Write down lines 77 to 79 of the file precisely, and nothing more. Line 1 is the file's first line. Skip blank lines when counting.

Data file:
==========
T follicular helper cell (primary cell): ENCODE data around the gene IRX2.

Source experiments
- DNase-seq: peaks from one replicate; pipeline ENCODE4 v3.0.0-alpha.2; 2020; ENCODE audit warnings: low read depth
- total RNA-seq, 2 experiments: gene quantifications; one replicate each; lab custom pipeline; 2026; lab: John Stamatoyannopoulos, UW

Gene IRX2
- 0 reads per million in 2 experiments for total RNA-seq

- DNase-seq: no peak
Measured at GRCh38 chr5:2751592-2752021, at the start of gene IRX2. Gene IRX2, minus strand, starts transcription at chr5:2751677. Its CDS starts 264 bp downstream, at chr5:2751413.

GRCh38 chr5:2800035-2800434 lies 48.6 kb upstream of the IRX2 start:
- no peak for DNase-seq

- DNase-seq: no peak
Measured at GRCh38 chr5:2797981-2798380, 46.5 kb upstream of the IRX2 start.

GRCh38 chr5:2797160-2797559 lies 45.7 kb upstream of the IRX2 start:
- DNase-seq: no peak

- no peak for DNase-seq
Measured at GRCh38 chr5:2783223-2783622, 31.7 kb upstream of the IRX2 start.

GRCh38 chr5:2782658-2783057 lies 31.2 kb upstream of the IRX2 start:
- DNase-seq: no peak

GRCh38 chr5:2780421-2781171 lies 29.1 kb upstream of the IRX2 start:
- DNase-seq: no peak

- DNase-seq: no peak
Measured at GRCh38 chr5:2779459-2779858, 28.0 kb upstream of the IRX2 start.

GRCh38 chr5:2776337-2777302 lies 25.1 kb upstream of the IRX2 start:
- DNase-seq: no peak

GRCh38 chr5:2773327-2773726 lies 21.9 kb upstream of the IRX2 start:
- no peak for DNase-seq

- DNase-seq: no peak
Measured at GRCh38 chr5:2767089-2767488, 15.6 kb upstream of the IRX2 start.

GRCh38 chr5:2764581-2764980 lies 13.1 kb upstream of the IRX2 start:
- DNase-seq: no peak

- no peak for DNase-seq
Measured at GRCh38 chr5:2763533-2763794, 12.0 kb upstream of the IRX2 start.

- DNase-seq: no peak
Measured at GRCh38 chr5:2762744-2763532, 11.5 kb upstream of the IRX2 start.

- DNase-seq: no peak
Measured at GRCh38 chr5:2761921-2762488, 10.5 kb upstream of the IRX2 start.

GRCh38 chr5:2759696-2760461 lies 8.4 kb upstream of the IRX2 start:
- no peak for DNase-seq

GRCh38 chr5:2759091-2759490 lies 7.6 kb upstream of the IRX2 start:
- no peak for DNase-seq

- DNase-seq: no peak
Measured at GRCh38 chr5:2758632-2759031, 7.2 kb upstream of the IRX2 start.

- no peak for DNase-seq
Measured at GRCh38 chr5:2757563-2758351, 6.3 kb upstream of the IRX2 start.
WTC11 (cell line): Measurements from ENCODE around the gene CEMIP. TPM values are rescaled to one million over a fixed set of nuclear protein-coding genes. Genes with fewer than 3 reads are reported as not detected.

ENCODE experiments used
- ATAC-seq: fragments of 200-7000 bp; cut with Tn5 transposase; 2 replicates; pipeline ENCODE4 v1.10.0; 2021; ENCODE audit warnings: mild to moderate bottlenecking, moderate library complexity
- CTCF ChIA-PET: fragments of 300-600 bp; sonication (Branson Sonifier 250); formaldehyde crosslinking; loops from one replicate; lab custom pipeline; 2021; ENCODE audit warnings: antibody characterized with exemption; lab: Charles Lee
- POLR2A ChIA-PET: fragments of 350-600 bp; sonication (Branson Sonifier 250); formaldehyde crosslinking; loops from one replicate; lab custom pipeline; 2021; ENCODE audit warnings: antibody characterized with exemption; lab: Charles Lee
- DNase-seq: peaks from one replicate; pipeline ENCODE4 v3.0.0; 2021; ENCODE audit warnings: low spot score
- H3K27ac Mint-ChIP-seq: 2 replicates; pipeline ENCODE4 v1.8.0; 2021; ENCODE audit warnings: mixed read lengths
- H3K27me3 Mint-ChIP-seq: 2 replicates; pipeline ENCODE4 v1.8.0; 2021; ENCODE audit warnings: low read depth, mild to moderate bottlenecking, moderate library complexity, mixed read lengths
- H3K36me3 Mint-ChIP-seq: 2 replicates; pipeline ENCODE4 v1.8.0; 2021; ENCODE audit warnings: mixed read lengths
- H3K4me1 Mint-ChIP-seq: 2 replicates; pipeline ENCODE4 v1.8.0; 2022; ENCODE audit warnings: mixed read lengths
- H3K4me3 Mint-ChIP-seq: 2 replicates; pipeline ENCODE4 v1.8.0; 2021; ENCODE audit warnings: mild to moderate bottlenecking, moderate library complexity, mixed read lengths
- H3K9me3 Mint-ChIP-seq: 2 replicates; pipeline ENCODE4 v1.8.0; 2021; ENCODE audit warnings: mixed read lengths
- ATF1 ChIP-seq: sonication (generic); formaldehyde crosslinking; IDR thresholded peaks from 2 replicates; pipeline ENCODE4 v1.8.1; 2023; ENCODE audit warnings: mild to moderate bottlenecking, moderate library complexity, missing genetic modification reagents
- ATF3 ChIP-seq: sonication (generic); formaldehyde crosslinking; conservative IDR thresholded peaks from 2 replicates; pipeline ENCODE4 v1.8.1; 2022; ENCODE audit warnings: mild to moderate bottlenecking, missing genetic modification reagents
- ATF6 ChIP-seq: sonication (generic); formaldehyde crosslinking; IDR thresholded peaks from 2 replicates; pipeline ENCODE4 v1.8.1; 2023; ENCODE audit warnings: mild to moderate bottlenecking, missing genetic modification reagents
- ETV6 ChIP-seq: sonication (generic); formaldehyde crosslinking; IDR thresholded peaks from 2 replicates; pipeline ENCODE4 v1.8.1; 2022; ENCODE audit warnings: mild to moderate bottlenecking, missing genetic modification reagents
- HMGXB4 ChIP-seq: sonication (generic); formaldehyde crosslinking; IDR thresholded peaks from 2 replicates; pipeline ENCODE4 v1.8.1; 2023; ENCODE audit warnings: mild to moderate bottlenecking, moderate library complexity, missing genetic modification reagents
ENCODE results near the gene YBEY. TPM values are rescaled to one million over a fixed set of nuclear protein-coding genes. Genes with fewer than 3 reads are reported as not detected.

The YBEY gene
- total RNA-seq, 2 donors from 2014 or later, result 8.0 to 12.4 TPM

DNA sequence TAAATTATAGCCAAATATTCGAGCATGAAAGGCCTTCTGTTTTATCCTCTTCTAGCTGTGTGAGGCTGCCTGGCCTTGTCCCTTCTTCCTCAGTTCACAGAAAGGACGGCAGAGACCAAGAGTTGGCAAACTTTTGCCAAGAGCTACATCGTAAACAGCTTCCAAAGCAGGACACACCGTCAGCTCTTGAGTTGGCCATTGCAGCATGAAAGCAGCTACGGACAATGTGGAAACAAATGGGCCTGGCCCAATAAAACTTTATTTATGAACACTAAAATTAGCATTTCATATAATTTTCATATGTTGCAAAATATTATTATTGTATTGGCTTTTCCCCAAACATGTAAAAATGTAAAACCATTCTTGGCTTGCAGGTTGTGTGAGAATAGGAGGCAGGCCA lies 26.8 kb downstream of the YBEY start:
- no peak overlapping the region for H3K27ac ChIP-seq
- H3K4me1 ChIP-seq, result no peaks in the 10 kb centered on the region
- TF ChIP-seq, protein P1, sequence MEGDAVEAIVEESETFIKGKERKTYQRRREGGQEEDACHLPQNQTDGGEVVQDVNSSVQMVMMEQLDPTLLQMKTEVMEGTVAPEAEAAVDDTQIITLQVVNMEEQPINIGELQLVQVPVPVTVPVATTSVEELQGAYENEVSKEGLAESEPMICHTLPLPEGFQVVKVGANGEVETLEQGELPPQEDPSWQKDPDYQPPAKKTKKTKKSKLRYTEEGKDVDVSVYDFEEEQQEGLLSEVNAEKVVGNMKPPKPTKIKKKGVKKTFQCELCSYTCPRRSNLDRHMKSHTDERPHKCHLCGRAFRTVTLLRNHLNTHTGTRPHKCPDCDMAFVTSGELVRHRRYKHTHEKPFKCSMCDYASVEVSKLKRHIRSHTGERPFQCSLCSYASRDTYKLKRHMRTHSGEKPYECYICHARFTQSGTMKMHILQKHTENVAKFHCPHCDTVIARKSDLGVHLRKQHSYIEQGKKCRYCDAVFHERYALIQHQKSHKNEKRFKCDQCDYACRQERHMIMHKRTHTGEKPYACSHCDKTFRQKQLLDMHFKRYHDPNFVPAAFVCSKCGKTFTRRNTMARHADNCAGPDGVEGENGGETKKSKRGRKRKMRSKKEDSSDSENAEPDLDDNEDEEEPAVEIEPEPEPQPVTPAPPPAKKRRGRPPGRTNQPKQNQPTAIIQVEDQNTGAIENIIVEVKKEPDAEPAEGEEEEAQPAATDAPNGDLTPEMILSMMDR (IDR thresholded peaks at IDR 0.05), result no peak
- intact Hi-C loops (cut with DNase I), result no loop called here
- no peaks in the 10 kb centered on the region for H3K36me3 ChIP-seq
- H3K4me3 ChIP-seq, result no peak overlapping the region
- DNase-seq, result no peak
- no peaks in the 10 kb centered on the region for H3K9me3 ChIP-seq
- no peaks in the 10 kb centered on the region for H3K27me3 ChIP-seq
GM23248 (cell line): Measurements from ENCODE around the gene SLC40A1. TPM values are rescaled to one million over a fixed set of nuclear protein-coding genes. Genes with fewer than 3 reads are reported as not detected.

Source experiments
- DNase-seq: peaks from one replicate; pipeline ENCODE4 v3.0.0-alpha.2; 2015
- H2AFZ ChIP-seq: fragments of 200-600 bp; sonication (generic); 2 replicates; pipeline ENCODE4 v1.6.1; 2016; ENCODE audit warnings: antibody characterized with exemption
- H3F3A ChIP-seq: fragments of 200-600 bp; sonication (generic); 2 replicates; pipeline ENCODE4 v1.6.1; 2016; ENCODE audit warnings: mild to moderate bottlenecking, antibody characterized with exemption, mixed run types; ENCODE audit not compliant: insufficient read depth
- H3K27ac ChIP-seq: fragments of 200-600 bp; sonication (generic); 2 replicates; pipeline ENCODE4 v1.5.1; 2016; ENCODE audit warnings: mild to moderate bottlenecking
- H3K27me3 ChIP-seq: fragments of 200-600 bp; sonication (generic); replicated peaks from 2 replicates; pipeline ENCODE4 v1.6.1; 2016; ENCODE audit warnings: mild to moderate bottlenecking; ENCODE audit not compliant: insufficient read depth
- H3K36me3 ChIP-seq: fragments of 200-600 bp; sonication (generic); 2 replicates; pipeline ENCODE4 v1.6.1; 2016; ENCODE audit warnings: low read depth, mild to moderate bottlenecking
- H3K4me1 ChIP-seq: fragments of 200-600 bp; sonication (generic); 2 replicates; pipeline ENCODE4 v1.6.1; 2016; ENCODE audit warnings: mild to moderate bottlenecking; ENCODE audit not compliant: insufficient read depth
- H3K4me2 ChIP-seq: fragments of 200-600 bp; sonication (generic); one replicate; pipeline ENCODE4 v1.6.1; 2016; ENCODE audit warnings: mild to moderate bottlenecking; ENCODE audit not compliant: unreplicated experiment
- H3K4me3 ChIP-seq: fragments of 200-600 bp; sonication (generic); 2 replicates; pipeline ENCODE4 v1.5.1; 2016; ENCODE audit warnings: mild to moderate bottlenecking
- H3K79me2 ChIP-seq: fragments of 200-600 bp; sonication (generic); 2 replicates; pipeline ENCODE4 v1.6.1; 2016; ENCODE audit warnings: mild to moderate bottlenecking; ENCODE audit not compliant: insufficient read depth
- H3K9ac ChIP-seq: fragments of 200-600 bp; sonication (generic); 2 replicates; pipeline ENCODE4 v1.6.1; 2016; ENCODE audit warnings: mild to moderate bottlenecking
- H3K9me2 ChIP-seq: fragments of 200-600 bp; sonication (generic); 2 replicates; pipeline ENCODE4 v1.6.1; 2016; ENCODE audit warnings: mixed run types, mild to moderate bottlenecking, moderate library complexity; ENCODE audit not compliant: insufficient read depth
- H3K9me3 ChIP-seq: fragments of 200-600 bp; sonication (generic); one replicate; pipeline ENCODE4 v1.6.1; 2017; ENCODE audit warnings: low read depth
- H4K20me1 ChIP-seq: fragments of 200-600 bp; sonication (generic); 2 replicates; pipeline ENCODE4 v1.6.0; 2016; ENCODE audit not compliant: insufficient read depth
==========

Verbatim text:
- DNase-seq: peaks from one replicate; pipeline ENCODE4 v3.0.0-alpha.2; 2015
- H2AFZ ChIP-seq: fragments of 200-600 bp; sonication (generic); 2 replicates; pipeline ENCODE4 v1.6.1; 2016; ENCODE audit warnings: antibody characterized with exemption
- H3F3A ChIP-seq: fragments of 200-600 bp; sonication (generic); 2 replicates; pipeline ENCODE4 v1.6.1; 2016; ENCODE audit warnings: mild to moderate bottlenecking, antibody characterized with exemption, mixed run types; ENCODE audit not compliant: insufficient read depth